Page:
Infinity Ward introduces a couple of brand new modes in Ghosts. The first of which is Squads. Squads has you outfitting a group of ten soldiers to take into battle in numerous scenarios. These soldiers can be customized with all of the perks and equipment from Call of Duty multiplayer, and then used across a variety of game modes within the Squads Mode, or taken into competitive multiplayer to be used in matches.
Within the Squads Mode, there are a few different game modes to choose from. You can take your squad into an online match called Squad vs. Squad that pits them against other squads in a 1 vs. 1 battle. You control one of the squad members, while the other soldiers on your team are controlled by the AI. They utilize the perks and equipment that you outfit them with, and the bots aren’t half bad at emulating an online match that is filled with human opposition. Game modes from competitive multiplayer can be found in Squads Mode, you can change your default to Team Deathmatch, Domination, Kill Confirmed, Search and Rescue, Blitz, or Cranked. The computer controlled bots will attack objectives and fight off the enemies on their own.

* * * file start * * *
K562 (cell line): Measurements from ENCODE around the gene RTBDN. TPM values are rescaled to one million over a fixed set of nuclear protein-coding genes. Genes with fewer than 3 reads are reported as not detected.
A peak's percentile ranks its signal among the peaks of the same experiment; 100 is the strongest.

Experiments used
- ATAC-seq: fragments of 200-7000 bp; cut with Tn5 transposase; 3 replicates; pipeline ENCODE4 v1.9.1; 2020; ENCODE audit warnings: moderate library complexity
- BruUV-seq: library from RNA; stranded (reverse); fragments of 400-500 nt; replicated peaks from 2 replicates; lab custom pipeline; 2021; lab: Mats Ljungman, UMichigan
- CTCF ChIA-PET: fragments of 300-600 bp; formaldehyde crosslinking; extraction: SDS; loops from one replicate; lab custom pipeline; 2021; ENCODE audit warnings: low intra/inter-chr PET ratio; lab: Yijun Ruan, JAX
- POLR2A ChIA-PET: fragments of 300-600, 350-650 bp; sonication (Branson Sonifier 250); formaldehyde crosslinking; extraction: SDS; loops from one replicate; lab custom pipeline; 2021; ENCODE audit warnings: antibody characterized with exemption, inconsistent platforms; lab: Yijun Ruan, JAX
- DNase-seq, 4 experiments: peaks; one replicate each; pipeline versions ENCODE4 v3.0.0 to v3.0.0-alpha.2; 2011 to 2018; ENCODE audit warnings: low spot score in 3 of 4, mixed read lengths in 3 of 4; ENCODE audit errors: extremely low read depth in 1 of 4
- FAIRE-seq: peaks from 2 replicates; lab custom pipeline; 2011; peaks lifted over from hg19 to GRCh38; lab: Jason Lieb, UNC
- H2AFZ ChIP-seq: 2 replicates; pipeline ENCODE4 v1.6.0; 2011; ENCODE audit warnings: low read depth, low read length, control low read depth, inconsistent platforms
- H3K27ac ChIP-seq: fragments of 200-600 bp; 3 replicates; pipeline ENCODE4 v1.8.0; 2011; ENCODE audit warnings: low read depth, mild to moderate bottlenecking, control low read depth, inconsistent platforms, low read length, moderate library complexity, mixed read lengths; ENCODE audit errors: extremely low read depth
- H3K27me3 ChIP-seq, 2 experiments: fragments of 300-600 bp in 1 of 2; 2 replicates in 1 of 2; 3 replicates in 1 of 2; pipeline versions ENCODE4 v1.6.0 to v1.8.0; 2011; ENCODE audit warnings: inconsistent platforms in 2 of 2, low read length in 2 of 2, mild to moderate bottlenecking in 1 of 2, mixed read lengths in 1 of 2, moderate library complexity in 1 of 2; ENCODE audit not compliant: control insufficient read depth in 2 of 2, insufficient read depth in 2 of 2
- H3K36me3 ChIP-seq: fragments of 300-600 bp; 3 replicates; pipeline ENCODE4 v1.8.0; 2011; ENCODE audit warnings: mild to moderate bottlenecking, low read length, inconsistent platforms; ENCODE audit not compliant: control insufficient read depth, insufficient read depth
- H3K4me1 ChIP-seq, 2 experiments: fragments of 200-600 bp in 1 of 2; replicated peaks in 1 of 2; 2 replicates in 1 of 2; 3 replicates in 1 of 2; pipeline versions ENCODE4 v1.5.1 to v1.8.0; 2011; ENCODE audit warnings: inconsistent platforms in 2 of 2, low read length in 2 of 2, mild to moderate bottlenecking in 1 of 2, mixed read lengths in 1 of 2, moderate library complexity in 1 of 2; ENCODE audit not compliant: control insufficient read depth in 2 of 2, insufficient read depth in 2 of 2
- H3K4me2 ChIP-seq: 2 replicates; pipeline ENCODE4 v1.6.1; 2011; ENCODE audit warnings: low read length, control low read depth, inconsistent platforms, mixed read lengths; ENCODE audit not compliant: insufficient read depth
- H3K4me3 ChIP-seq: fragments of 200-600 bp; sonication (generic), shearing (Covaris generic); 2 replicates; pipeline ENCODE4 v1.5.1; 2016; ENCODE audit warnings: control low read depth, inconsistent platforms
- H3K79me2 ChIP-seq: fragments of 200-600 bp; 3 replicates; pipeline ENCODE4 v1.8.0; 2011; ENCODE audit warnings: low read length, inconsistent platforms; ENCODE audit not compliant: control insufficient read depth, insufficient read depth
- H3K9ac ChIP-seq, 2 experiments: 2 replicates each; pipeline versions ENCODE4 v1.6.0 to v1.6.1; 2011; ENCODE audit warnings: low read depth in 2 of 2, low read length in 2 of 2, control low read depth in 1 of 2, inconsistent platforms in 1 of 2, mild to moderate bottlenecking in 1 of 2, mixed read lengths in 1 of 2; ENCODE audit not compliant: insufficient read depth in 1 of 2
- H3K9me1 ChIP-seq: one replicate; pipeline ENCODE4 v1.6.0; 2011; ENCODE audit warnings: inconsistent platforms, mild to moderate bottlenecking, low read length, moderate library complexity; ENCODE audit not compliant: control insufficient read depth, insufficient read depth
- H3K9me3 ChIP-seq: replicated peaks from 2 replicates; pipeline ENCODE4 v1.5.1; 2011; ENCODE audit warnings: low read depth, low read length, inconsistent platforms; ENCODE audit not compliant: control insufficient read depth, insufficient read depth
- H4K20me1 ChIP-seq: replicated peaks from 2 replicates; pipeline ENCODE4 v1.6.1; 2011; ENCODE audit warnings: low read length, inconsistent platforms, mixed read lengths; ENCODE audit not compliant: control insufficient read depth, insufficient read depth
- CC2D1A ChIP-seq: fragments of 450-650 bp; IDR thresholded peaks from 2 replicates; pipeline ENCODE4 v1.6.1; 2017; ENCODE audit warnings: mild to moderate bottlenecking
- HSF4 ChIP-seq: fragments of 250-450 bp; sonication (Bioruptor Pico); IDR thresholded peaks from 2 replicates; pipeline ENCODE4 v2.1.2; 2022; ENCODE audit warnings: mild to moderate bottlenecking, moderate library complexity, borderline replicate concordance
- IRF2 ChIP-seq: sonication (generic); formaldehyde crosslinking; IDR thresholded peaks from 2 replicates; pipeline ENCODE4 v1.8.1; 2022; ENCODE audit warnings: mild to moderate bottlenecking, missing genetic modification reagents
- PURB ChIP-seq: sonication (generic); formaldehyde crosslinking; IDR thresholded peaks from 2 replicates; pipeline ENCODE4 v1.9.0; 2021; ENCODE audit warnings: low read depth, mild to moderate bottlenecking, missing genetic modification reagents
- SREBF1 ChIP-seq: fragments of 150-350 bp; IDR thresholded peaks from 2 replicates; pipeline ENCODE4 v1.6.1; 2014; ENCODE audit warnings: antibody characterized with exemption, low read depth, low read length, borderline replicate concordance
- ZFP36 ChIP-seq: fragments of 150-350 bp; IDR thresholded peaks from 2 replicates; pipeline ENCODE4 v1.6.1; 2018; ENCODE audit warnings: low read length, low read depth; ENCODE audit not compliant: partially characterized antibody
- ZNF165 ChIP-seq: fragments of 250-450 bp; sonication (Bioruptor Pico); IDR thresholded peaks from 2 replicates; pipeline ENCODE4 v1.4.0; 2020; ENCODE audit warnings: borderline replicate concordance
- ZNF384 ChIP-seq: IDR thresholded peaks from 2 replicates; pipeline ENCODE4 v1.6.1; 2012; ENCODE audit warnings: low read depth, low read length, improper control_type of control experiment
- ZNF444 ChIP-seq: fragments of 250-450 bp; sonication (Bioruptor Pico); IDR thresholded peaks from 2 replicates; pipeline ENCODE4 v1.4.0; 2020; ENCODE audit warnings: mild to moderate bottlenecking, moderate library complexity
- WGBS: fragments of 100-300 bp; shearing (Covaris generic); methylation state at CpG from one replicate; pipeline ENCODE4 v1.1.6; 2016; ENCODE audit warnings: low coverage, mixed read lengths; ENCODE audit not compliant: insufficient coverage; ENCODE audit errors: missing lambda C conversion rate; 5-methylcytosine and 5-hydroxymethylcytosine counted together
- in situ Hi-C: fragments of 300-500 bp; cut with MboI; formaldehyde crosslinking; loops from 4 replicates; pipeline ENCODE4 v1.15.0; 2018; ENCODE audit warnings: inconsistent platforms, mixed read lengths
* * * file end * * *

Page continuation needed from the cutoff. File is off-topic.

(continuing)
Other modes include an HQ Assault and a Survival Mode which has you holding down points on the map as wave after wave of AI Infected enemies attack. The most interesting thing about Squads Mode is that it gives players a chance to earn points and perfect their ultimate loadouts, without facing the competition of the traditional human opponents. The bot modes are probably going to be a hit or miss feature for Call of Duty fans who have been playing the game for years, but it definitely shakes things up. On other hand, the survival mode that has you battling the infected AI enemies is a great co-op mode, and it’s one of the two cooperative additions to Call of Duty: Ghosts.